“Camping looks like the sort of thing that only someone programming for the art of it would create,” McHugh says. “_why’s code was full of interesting flourishes that I think are essentially jokes. He would write things in odd ways that you might not expect to work. That the code does work is part of the joke. It's hard to explain, it's just a feeling, but it makes me happy to see. There's not typically a lot of humor in codebases.”

why_inline2

And yet McHugh found Camping surprisingly practical. Camping forced her to keep her applications small, which had the benefit of making them easy to understand. “That's important in a commercial project, because other people can't maintain your code if they can't understand it,” she says.

Ultimately, Camping wasn't widely used. But it did provide the inspiration for another framework: Sinatra, which is now the second most widely used Ruby framework after Rails according to the JetBrains Developer Ecosystem 2021 survey.

Blake Mizerany began Sinatra while working for the music player company Songbird in 2006. “We were working on an API, and it didn't quite fit into the Rails paradigm,” he says. So he and his team decided to create a new framework to support their work that was more flexible and lightweight. “I wanted to take Camping a little further, but not so far that it became as big as Rails,” he explains.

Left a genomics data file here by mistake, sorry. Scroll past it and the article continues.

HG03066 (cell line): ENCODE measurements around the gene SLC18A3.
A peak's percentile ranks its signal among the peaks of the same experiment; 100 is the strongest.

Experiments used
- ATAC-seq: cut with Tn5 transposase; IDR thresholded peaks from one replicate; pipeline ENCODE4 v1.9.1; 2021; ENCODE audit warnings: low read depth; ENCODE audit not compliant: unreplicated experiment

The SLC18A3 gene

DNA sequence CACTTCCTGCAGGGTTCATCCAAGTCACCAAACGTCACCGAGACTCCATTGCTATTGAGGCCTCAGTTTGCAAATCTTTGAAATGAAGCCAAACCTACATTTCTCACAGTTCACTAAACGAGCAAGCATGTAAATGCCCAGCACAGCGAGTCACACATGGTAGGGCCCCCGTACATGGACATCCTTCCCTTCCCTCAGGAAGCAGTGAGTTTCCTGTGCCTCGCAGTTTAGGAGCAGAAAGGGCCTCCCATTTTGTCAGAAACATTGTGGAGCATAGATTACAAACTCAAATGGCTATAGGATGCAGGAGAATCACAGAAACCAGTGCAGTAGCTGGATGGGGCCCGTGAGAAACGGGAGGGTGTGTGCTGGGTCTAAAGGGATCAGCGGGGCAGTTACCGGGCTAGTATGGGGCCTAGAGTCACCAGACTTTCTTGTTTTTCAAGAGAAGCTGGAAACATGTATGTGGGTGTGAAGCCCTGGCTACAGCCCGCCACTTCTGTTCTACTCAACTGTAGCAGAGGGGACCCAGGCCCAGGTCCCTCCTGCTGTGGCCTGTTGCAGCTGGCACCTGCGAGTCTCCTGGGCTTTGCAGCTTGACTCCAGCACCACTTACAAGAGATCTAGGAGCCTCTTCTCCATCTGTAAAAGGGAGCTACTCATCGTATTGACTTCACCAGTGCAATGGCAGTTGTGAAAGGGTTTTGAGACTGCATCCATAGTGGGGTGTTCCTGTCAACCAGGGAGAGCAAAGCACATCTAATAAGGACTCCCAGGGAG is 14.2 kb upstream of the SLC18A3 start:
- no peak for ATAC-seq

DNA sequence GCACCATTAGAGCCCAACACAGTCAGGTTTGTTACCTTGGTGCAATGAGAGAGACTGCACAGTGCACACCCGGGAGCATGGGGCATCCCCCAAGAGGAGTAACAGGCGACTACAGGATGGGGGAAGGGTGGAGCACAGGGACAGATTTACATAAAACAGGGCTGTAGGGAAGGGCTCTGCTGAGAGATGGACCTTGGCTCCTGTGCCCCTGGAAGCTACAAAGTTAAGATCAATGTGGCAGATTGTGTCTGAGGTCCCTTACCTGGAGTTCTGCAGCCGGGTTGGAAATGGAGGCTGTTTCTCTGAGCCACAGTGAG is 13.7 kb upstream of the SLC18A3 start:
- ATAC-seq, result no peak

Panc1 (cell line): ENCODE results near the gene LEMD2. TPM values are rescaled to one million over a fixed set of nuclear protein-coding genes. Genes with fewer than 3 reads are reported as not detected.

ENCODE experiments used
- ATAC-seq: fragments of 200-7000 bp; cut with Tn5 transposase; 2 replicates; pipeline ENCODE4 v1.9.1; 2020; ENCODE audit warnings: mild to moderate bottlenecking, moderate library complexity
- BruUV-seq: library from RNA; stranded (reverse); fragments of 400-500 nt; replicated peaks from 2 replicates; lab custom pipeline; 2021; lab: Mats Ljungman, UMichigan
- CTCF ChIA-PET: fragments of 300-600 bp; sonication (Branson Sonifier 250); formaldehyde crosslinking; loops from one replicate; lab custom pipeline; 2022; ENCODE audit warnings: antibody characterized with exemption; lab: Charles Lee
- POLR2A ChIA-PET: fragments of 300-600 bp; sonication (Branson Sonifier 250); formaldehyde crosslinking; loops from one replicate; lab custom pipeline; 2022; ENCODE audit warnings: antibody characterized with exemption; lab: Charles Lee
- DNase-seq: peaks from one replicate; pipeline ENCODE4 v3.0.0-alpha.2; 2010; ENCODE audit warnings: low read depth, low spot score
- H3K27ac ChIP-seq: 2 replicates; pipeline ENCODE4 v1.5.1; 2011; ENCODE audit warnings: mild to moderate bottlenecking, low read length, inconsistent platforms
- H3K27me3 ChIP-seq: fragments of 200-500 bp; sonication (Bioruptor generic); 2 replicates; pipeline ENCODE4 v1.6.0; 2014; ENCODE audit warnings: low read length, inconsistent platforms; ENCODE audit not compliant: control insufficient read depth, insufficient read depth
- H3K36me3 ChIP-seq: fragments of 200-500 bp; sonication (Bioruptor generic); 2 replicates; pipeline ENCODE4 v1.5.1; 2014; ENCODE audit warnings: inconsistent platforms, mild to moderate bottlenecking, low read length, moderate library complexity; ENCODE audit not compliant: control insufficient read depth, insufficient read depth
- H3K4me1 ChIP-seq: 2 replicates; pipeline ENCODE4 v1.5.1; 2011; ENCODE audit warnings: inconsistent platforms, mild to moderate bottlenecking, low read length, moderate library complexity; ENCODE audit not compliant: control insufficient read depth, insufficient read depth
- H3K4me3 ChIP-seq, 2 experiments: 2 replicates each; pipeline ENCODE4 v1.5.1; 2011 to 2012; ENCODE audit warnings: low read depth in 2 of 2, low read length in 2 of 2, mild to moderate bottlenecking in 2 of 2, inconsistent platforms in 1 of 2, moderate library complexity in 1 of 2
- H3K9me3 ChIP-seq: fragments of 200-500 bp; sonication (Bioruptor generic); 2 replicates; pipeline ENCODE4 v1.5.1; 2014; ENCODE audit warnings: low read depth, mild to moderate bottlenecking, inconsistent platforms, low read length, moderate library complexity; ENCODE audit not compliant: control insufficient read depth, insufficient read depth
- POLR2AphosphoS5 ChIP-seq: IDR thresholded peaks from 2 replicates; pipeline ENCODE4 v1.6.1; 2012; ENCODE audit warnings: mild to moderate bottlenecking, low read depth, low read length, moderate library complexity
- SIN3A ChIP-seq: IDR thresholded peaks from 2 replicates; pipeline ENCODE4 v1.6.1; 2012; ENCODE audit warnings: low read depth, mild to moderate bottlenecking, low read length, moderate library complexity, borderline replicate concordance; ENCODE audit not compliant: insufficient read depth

McHugh, a Sinatra user herself, describes it as “a really polite and sensible metaprogrammed answer to the chaos inside Camping. A version of Camping for real-world applications.”

The rise of microservices in recent years helped bring microframeworks into the mainstream. Fittingly, Flask—the most popular Python framework by a narrow margin, according to the JetBrains survey—began as an April Fool's prank parodying both Camping and the late Aaron Swartz's Python framework Web.py before becoming a serious project.

Like so much of what _why did, Camping appeared to be part joke, part proof-of-concept, and part serious engineering effort.

why_inline 3

Code literacy

_why's technical contributions were influential, but they aren’t his biggest impact.  His advocacy for teaching people of all ages to learn to program is perhaps his greatest legacy. 

In a widely read blog post from 2003, _why lamented the state of programming education. He pointed to the days when PCs shipped from the factory with BASIC interpreters that enabled users to get started writing useful, or at least fun, code right out of the box. 

“In the 1980s, you could look up from your Commodore 64, hours after purchasing it, with a glossy feeling of empowerment, achieved by the pattern of notes spewing from the speaker grille in an endless loop,” he wrote. “You were part of the movement to help machines sing! You were a programmer!”